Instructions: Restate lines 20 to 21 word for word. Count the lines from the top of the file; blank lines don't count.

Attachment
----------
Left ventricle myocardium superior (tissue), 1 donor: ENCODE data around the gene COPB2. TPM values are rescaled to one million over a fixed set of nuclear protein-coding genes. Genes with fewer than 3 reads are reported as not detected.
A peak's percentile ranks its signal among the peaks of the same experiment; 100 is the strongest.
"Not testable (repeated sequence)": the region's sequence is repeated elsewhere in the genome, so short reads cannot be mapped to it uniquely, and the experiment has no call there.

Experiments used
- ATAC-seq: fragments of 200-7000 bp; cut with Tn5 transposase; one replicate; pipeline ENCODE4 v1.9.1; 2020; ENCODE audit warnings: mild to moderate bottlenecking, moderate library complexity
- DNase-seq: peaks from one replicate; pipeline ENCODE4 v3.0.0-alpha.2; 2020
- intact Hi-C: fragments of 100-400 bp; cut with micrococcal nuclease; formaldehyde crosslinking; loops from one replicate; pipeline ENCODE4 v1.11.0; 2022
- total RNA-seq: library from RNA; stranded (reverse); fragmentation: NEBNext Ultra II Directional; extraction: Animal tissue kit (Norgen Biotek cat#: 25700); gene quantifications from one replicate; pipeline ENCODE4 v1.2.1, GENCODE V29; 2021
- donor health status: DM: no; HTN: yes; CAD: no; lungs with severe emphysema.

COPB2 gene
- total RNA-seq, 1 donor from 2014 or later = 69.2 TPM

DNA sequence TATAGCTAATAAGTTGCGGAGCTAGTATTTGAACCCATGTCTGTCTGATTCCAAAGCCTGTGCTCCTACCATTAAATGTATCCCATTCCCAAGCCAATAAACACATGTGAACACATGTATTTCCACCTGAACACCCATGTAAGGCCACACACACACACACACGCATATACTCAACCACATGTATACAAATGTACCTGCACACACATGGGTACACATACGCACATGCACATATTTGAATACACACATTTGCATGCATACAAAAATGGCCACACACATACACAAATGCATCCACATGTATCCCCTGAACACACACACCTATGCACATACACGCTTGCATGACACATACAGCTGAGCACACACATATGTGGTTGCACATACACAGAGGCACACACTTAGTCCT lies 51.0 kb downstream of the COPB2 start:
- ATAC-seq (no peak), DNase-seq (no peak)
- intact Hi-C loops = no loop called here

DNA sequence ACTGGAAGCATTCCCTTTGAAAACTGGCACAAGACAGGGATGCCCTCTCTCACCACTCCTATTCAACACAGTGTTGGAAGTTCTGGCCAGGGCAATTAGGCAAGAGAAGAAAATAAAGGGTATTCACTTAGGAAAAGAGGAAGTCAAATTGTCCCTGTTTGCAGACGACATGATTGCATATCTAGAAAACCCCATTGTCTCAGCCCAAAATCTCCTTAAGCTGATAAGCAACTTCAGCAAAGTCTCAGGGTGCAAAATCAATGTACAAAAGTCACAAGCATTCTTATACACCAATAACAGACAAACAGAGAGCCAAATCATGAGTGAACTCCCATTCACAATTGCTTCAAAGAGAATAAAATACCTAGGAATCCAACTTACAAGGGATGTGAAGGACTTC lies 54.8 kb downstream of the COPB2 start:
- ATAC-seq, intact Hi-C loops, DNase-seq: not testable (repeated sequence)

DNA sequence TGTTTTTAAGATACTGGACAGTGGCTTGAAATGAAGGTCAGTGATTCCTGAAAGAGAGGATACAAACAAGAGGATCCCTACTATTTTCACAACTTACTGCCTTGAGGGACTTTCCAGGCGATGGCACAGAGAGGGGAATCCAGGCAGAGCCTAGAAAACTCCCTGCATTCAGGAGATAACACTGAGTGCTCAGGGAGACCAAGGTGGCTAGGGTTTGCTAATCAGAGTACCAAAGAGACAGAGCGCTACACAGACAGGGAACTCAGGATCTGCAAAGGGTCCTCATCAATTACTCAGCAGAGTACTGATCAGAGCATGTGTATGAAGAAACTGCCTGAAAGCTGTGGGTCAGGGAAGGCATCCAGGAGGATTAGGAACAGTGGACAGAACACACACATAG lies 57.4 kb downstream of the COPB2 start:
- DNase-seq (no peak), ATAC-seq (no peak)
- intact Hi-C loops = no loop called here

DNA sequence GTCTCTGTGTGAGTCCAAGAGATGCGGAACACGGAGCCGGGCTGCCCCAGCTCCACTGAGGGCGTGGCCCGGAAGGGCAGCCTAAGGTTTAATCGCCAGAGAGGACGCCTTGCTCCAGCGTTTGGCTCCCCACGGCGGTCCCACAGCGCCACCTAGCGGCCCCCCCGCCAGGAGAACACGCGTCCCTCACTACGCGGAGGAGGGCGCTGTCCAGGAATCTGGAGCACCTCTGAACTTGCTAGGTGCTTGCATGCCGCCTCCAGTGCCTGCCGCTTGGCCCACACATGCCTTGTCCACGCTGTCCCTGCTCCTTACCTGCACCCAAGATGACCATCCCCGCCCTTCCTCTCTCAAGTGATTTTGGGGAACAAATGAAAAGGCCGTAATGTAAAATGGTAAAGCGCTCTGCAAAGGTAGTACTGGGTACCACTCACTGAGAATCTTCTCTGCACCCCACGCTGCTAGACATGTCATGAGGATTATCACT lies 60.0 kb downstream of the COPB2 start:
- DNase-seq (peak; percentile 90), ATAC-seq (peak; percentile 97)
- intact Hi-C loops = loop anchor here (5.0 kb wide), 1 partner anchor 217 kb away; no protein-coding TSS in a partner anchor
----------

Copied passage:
DNA sequence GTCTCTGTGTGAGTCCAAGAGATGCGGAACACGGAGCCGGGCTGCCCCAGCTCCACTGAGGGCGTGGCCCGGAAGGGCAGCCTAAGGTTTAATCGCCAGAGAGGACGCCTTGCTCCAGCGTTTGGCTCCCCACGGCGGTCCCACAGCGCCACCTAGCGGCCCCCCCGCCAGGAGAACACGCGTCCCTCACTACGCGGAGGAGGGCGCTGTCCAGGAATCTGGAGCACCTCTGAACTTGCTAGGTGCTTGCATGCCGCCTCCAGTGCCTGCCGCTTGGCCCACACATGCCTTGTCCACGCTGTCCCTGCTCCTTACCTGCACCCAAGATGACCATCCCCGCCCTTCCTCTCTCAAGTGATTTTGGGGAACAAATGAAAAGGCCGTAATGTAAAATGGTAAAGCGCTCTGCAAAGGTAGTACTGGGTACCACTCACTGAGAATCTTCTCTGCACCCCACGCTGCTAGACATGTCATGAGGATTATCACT lies 60.0 kb downstream of the COPB2 start:
- DNase-seq (peak; percentile 90), ATAC-seq (peak; percentile 97)